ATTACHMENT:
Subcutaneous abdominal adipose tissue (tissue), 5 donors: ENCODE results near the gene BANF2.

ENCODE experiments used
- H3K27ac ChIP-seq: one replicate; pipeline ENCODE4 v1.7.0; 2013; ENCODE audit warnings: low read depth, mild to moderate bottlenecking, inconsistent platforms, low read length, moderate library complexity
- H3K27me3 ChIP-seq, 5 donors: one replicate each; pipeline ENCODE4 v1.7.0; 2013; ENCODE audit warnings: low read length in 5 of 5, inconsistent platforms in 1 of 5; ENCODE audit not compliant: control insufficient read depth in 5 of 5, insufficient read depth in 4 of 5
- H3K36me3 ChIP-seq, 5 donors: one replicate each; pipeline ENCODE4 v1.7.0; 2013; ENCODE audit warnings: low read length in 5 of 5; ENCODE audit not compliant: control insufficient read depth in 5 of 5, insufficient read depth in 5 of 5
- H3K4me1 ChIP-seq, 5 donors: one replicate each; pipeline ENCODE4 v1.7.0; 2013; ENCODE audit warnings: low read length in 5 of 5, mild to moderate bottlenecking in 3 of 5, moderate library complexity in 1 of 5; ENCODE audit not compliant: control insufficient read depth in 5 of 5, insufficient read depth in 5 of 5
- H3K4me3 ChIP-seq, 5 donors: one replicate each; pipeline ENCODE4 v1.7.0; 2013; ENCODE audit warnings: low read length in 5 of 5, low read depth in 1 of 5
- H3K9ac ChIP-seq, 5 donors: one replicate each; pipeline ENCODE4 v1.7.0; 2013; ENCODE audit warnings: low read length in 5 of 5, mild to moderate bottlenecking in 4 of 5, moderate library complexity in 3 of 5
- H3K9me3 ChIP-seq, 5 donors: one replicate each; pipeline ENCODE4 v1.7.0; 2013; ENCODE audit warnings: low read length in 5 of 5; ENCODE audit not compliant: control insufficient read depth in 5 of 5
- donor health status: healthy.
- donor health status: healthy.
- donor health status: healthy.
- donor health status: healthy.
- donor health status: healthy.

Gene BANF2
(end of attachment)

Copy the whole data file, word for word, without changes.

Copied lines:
Subcutaneous abdominal adipose tissue (tissue), 5 donors: ENCODE results near the gene BANF2.

ENCODE experiments used
- H3K27ac ChIP-seq: one replicate; pipeline ENCODE4 v1.7.0; 2013; ENCODE audit warnings: low read depth, mild to moderate bottlenecking, inconsistent platforms, low read length, moderate library complexity
- H3K27me3 ChIP-seq, 5 donors: one replicate each; pipeline ENCODE4 v1.7.0; 2013; ENCODE audit warnings: low read length in 5 of 5, inconsistent platforms in 1 of 5; ENCODE audit not compliant: control insufficient read depth in 5 of 5, insufficient read depth in 4 of 5
- H3K36me3 ChIP-seq, 5 donors: one replicate each; pipeline ENCODE4 v1.7.0; 2013; ENCODE audit warnings: low read length in 5 of 5; ENCODE audit not compliant: control insufficient read depth in 5 of 5, insufficient read depth in 5 of 5
- H3K4me1 ChIP-seq, 5 donors: one replicate each; pipeline ENCODE4 v1.7.0; 2013; ENCODE audit warnings: low read length in 5 of 5, mild to moderate bottlenecking in 3 of 5, moderate library complexity in 1 of 5; ENCODE audit not compliant: control insufficient read depth in 5 of 5, insufficient read depth in 5 of 5
- H3K4me3 ChIP-seq, 5 donors: one replicate each; pipeline ENCODE4 v1.7.0; 2013; ENCODE audit warnings: low read length in 5 of 5, low read depth in 1 of 5
- H3K9ac ChIP-seq, 5 donors: one replicate each; pipeline ENCODE4 v1.7.0; 2013; ENCODE audit warnings: low read length in 5 of 5, mild to moderate bottlenecking in 4 of 5, moderate library complexity in 3 of 5
- H3K9me3 ChIP-seq, 5 donors: one replicate each; pipeline ENCODE4 v1.7.0; 2013; ENCODE audit warnings: low read length in 5 of 5; ENCODE audit not compliant: control insufficient read depth in 5 of 5
- donor health status: healthy.
- donor health status: healthy.
- donor health status: healthy.
- donor health status: healthy.
- donor health status: healthy.

Gene BANF2